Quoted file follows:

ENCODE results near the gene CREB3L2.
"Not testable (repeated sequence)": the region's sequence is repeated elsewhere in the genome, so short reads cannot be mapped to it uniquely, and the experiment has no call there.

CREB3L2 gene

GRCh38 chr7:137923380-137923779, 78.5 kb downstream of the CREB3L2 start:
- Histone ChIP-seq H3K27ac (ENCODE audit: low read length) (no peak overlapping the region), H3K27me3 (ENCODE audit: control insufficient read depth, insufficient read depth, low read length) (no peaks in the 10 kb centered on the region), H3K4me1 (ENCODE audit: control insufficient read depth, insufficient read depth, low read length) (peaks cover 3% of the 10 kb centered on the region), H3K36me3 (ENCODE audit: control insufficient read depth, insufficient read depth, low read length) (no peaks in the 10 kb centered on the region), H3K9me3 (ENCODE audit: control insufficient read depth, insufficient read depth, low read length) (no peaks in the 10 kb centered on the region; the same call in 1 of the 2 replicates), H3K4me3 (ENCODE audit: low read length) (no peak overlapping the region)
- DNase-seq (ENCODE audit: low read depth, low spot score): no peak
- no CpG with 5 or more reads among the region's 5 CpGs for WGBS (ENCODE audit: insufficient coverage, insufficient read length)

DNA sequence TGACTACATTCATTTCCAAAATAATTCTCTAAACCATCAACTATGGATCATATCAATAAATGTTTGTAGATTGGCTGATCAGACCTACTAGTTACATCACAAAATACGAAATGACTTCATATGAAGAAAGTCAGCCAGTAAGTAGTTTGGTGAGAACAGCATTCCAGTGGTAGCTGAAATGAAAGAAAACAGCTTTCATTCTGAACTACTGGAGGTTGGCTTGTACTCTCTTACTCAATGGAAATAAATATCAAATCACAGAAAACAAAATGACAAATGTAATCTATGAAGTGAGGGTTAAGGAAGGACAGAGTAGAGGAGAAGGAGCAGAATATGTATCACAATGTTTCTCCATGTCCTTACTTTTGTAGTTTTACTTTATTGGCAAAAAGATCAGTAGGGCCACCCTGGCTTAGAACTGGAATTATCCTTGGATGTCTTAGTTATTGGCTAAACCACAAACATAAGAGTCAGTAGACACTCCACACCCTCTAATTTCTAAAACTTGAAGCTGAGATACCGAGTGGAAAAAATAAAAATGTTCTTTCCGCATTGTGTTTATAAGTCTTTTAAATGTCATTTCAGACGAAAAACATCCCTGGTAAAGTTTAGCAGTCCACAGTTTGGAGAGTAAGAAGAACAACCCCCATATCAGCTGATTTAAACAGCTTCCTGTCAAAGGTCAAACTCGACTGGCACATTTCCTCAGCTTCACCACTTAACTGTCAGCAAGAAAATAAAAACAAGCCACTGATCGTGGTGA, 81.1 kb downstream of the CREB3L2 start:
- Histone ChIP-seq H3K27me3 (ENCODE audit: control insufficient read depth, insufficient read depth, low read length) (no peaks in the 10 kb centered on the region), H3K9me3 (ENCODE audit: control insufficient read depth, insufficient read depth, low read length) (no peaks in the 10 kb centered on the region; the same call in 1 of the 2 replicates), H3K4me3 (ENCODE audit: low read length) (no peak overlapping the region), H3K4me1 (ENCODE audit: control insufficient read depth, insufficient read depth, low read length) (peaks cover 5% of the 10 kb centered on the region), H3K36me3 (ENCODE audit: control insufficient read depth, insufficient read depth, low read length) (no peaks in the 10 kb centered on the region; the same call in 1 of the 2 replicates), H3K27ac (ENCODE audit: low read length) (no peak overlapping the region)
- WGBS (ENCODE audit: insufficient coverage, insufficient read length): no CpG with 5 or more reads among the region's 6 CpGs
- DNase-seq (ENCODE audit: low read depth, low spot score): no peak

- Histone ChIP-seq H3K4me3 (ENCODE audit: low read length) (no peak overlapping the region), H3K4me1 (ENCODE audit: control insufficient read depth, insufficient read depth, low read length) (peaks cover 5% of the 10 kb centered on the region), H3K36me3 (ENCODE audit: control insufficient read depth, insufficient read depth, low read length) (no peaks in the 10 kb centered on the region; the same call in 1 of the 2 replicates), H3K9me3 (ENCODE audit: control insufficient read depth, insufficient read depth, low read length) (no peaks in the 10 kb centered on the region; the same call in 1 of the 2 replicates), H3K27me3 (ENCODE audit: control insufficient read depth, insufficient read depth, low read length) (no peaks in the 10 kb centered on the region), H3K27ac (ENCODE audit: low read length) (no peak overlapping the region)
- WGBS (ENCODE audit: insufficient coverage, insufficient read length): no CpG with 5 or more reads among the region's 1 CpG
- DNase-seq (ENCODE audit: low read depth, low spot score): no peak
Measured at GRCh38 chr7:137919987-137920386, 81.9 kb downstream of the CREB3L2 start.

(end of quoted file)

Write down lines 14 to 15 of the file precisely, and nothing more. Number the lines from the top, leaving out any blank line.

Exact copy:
- DNase-seq (ENCODE audit: low read depth, low spot score): no peak
Measured at GRCh38 chr7:137919987-137920386, 81.9 kb downstream of the CREB3L2 start.